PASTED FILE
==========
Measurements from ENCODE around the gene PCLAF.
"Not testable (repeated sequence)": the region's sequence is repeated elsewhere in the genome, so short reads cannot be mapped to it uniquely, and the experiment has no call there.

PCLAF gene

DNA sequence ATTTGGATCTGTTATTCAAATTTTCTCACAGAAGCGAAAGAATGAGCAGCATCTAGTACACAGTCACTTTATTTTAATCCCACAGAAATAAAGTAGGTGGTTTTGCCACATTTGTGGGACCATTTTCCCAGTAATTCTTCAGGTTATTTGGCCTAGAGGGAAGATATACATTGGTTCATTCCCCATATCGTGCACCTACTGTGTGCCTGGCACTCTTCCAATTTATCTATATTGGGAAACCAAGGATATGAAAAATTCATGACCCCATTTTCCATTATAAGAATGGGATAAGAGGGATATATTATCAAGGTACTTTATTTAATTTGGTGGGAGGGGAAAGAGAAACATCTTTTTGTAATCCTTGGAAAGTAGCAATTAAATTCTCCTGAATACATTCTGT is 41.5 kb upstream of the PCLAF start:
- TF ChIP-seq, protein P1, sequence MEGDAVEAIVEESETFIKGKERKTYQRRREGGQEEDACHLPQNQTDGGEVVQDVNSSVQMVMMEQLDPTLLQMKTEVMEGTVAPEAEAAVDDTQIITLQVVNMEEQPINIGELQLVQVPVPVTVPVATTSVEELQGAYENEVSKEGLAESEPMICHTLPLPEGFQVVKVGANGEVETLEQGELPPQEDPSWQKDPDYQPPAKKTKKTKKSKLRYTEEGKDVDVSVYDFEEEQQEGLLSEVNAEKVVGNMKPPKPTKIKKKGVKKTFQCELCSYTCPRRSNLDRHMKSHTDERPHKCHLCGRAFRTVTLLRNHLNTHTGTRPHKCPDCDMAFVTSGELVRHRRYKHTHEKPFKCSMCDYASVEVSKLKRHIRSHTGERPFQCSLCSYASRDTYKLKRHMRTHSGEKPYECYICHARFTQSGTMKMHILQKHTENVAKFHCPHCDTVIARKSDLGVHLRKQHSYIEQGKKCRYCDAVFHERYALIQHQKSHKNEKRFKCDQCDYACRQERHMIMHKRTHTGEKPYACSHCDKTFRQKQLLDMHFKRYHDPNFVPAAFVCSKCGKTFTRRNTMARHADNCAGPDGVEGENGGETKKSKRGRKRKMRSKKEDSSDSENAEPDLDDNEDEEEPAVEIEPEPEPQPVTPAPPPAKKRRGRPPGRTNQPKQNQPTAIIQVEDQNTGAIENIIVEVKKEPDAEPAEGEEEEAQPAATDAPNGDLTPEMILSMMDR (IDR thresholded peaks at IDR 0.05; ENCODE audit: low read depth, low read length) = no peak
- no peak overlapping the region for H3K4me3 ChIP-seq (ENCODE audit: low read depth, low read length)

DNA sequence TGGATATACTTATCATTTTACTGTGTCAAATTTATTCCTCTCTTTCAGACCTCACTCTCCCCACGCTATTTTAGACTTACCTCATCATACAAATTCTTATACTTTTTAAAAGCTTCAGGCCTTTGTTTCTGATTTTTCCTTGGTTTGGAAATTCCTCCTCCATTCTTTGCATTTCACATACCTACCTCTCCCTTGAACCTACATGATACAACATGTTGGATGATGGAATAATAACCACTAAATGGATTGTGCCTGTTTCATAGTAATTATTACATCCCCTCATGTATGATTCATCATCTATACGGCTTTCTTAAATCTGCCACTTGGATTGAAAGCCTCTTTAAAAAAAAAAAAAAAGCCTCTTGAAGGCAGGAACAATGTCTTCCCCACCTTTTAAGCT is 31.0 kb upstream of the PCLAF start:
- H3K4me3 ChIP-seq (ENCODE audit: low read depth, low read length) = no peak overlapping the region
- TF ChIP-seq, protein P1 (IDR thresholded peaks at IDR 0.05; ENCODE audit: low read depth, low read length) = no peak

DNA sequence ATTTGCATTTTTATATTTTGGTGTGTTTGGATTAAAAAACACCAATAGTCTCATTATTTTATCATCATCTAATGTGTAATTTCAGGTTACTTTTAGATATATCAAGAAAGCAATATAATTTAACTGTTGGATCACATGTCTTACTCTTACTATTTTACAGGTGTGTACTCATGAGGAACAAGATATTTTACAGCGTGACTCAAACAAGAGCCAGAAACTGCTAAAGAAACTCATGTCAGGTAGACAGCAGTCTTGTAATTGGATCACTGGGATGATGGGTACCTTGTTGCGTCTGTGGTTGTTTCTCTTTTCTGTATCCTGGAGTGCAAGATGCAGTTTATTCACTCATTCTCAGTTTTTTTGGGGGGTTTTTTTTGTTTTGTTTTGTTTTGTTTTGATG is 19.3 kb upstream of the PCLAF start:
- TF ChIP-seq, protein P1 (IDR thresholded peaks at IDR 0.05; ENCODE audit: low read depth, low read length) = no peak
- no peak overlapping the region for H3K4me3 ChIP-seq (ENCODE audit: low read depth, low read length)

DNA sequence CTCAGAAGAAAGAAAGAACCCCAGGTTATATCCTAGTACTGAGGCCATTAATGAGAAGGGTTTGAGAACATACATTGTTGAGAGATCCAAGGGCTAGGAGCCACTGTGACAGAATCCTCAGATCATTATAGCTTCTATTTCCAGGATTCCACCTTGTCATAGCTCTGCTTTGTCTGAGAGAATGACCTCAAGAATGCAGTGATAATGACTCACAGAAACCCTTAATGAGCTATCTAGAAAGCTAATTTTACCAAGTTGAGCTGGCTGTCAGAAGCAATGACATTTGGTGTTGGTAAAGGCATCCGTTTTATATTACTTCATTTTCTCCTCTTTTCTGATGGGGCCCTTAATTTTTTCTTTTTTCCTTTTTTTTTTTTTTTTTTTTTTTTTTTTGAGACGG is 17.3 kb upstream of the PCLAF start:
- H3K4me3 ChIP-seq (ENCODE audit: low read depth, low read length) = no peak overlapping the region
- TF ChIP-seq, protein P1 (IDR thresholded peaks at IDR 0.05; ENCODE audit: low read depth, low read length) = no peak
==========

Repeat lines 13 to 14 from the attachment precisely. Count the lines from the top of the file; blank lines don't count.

DNA sequence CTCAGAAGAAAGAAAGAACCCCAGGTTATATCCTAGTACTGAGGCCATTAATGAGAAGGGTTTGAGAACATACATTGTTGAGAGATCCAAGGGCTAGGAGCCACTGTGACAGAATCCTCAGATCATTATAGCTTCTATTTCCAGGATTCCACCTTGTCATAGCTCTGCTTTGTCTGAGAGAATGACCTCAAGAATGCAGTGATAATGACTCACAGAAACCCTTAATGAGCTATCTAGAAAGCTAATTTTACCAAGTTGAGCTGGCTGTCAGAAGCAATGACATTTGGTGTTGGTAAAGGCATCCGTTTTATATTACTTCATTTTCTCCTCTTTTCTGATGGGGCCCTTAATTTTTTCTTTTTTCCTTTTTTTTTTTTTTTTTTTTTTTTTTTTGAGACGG is 17.3 kb upstream of the PCLAF start:
- H3K4me3 ChIP-seq (ENCODE audit: low read depth, low read length) = no peak overlapping the region